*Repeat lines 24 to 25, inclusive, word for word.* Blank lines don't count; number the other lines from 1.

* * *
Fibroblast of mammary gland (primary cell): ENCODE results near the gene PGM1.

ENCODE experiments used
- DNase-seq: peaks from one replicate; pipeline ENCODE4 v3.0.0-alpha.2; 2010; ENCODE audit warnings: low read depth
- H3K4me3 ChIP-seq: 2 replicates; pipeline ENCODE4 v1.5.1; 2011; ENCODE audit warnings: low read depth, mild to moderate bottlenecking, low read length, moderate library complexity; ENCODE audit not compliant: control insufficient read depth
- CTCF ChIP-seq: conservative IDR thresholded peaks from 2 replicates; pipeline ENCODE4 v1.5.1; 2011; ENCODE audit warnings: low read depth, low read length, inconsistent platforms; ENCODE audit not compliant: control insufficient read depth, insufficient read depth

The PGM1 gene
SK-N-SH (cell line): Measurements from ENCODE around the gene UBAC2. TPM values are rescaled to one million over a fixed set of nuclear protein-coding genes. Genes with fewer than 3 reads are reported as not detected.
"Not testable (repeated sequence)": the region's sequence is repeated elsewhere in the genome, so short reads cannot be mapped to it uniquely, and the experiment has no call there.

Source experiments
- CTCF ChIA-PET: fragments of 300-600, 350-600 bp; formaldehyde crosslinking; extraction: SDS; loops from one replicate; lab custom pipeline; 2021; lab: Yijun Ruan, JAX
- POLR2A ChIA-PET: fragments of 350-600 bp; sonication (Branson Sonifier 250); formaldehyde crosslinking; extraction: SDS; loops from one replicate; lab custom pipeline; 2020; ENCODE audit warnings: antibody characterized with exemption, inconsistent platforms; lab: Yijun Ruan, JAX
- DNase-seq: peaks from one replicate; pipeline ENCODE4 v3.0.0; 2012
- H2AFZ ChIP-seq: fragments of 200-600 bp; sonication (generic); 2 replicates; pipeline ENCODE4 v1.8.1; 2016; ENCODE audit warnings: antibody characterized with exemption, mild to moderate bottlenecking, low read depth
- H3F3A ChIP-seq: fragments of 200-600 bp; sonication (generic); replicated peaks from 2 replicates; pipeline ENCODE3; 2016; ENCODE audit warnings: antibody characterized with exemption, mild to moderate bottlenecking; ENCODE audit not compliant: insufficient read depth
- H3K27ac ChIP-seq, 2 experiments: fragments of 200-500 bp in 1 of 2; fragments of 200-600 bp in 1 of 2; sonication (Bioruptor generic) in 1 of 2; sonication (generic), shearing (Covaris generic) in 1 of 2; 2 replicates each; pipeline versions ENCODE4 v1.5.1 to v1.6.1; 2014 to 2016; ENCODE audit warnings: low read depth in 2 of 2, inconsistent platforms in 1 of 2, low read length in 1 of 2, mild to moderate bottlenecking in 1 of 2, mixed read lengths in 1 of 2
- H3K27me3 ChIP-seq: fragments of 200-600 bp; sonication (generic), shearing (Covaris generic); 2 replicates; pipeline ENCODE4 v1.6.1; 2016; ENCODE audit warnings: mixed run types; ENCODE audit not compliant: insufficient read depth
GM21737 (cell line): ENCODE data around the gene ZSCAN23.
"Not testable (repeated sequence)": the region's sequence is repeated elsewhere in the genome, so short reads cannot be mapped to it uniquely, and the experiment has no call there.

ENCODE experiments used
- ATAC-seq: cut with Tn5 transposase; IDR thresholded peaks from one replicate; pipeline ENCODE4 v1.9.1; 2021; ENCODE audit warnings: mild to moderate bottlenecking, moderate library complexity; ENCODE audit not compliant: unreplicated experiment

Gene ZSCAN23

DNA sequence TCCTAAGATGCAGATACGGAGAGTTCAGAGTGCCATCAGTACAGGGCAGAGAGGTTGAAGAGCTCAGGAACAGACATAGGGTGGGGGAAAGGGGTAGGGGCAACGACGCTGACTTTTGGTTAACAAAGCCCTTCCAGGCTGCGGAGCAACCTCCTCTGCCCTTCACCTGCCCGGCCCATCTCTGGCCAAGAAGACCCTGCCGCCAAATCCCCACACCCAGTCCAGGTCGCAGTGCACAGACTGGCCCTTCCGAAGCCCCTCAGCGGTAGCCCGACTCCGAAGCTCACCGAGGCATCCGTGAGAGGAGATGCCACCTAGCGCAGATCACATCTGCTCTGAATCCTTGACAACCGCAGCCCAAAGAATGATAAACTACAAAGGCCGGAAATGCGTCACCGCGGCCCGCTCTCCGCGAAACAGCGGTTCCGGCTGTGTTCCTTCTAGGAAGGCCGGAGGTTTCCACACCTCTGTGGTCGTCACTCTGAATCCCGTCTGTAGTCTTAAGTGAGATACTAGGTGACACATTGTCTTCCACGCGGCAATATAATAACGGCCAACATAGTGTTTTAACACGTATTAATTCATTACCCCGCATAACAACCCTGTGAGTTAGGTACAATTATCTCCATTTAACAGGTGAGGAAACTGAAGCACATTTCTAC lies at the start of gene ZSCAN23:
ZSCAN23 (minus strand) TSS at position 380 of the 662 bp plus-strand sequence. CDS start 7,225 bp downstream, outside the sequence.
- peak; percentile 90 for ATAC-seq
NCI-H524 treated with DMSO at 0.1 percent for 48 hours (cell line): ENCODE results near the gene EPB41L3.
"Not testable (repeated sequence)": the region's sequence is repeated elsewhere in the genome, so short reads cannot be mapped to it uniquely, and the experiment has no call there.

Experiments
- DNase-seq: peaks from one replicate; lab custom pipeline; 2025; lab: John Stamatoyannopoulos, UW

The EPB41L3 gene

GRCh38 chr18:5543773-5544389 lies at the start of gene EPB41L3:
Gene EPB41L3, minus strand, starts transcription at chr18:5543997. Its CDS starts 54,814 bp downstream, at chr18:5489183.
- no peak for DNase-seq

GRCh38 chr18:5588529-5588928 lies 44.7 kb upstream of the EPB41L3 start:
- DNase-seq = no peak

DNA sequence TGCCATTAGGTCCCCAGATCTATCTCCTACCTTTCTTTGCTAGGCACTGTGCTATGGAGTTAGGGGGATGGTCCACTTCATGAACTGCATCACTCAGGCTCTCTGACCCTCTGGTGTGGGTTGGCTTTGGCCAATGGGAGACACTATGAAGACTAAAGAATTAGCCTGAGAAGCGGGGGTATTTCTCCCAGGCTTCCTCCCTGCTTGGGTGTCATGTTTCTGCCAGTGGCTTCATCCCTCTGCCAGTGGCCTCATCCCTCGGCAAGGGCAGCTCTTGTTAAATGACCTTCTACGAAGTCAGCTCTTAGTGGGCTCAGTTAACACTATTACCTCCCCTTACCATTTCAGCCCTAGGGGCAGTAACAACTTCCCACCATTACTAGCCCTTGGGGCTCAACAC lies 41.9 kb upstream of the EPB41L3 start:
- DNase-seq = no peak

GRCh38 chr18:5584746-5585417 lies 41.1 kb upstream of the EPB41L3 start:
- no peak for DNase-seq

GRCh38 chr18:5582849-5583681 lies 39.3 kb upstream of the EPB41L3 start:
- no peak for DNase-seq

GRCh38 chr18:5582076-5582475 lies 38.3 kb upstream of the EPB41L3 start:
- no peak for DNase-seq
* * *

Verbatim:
- peak; percentile 90 for ATAC-seq
NCI-H524 treated with DMSO at 0.1 percent for 48 hours (cell line): ENCODE results near the gene EPB41L3.